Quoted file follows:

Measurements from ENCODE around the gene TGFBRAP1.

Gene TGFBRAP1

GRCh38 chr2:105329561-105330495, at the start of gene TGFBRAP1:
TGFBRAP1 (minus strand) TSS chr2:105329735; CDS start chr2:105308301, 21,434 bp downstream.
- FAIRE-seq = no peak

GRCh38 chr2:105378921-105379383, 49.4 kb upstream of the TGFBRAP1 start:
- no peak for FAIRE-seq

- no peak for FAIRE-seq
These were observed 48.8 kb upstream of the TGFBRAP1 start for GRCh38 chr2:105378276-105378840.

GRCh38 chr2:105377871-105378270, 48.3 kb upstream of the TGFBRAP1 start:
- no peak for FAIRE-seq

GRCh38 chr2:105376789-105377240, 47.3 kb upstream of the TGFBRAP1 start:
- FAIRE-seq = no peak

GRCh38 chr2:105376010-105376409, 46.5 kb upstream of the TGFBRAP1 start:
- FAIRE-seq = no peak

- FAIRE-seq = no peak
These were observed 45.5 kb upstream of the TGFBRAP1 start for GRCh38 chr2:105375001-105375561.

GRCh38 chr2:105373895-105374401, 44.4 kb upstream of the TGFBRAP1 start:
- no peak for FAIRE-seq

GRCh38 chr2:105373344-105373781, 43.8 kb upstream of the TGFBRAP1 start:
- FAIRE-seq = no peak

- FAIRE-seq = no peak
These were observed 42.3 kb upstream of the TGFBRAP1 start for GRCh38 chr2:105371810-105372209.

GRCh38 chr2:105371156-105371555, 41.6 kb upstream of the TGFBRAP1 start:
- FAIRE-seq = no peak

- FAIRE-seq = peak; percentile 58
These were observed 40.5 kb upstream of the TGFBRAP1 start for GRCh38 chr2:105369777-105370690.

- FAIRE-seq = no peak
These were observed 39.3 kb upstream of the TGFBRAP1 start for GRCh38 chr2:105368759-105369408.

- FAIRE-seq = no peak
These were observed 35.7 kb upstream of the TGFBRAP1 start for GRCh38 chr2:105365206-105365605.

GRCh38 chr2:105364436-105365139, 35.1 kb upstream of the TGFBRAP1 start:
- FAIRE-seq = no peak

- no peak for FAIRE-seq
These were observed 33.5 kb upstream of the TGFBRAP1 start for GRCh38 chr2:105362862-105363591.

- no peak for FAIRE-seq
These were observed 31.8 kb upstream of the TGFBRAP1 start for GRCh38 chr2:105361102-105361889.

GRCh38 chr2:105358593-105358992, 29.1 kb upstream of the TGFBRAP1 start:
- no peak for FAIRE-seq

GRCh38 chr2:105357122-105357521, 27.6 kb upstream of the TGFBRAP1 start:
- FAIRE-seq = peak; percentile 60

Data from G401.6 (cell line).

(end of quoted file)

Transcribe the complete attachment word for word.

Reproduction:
Measurements from ENCODE around the gene TGFBRAP1.

Gene TGFBRAP1

GRCh38 chr2:105329561-105330495, at the start of gene TGFBRAP1:
TGFBRAP1 (minus strand) TSS chr2:105329735; CDS start chr2:105308301, 21,434 bp downstream.
- FAIRE-seq = no peak

GRCh38 chr2:105378921-105379383, 49.4 kb upstream of the TGFBRAP1 start:
- no peak for FAIRE-seq

- no peak for FAIRE-seq
These were observed 48.8 kb upstream of the TGFBRAP1 start for GRCh38 chr2:105378276-105378840.

GRCh38 chr2:105377871-105378270, 48.3 kb upstream of the TGFBRAP1 start:
- no peak for FAIRE-seq

GRCh38 chr2:105376789-105377240, 47.3 kb upstream of the TGFBRAP1 start:
- FAIRE-seq = no peak

GRCh38 chr2:105376010-105376409, 46.5 kb upstream of the TGFBRAP1 start:
- FAIRE-seq = no peak

- FAIRE-seq = no peak
These were observed 45.5 kb upstream of the TGFBRAP1 start for GRCh38 chr2:105375001-105375561.

GRCh38 chr2:105373895-105374401, 44.4 kb upstream of the TGFBRAP1 start:
- no peak for FAIRE-seq

GRCh38 chr2:105373344-105373781, 43.8 kb upstream of the TGFBRAP1 start:
- FAIRE-seq = no peak

- FAIRE-seq = no peak
These were observed 42.3 kb upstream of the TGFBRAP1 start for GRCh38 chr2:105371810-105372209.

GRCh38 chr2:105371156-105371555, 41.6 kb upstream of the TGFBRAP1 start:
- FAIRE-seq = no peak

- FAIRE-seq = peak; percentile 58
These were observed 40.5 kb upstream of the TGFBRAP1 start for GRCh38 chr2:105369777-105370690.

- FAIRE-seq = no peak
These were observed 39.3 kb upstream of the TGFBRAP1 start for GRCh38 chr2:105368759-105369408.

- FAIRE-seq = no peak
These were observed 35.7 kb upstream of the TGFBRAP1 start for GRCh38 chr2:105365206-105365605.

GRCh38 chr2:105364436-105365139, 35.1 kb upstream of the TGFBRAP1 start:
- FAIRE-seq = no peak

- no peak for FAIRE-seq
These were observed 33.5 kb upstream of the TGFBRAP1 start for GRCh38 chr2:105362862-105363591.

- no peak for FAIRE-seq
These were observed 31.8 kb upstream of the TGFBRAP1 start for GRCh38 chr2:105361102-105361889.

GRCh38 chr2:105358593-105358992, 29.1 kb upstream of the TGFBRAP1 start:
- no peak for FAIRE-seq

GRCh38 chr2:105357122-105357521, 27.6 kb upstream of the TGFBRAP1 start:
- FAIRE-seq = peak; percentile 60

Data from G401.6 (cell line).